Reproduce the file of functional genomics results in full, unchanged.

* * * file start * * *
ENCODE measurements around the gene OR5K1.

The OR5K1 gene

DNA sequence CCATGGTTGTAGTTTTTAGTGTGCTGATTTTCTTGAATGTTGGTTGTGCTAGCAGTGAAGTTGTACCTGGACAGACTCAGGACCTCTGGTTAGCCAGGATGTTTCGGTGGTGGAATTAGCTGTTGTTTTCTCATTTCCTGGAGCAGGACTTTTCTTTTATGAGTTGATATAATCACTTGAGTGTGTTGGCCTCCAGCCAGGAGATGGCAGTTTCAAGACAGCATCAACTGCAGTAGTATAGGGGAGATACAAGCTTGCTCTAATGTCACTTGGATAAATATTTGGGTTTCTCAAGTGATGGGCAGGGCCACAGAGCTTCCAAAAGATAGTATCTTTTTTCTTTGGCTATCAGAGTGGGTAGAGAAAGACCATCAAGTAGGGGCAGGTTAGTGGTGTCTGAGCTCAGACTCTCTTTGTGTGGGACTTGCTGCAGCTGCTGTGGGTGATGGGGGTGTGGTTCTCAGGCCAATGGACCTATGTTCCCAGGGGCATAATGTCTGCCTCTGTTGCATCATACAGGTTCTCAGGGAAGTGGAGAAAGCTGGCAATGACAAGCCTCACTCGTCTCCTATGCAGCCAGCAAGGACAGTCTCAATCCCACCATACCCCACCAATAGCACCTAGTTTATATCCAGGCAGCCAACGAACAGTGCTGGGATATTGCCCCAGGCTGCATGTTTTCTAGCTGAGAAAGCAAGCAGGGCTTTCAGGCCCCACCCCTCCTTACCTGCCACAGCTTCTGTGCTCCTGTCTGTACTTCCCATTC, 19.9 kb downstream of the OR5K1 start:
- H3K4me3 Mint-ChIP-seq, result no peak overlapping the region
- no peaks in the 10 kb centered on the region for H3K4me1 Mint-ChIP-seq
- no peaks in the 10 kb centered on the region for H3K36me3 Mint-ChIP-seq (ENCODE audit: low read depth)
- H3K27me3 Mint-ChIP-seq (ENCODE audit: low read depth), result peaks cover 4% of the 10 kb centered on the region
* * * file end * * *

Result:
ENCODE measurements around the gene OR5K1.

The OR5K1 gene

DNA sequence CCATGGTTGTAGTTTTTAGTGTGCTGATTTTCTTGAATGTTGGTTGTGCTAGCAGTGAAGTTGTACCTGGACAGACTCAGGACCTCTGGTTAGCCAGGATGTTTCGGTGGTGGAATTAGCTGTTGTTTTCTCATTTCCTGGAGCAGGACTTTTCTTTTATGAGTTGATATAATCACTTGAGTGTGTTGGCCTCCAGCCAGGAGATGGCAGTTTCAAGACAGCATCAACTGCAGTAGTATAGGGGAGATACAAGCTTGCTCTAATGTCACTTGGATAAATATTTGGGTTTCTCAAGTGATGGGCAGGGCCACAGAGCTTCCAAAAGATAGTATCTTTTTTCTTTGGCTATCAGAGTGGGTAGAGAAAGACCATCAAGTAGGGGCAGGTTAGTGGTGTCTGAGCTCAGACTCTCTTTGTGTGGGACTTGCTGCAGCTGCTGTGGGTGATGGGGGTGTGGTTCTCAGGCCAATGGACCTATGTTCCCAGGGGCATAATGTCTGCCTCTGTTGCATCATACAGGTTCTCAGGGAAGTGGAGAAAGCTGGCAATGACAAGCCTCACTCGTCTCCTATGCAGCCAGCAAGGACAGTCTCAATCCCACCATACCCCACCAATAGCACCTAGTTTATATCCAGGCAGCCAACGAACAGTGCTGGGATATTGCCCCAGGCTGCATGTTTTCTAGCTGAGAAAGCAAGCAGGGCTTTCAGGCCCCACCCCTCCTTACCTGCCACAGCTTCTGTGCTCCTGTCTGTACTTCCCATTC, 19.9 kb downstream of the OR5K1 start:
- H3K4me3 Mint-ChIP-seq, result no peak overlapping the region
- no peaks in the 10 kb centered on the region for H3K4me1 Mint-ChIP-seq
- no peaks in the 10 kb centered on the region for H3K36me3 Mint-ChIP-seq (ENCODE audit: low read depth)
- H3K27me3 Mint-ChIP-seq (ENCODE audit: low read depth), result peaks cover 4% of the 10 kb centered on the region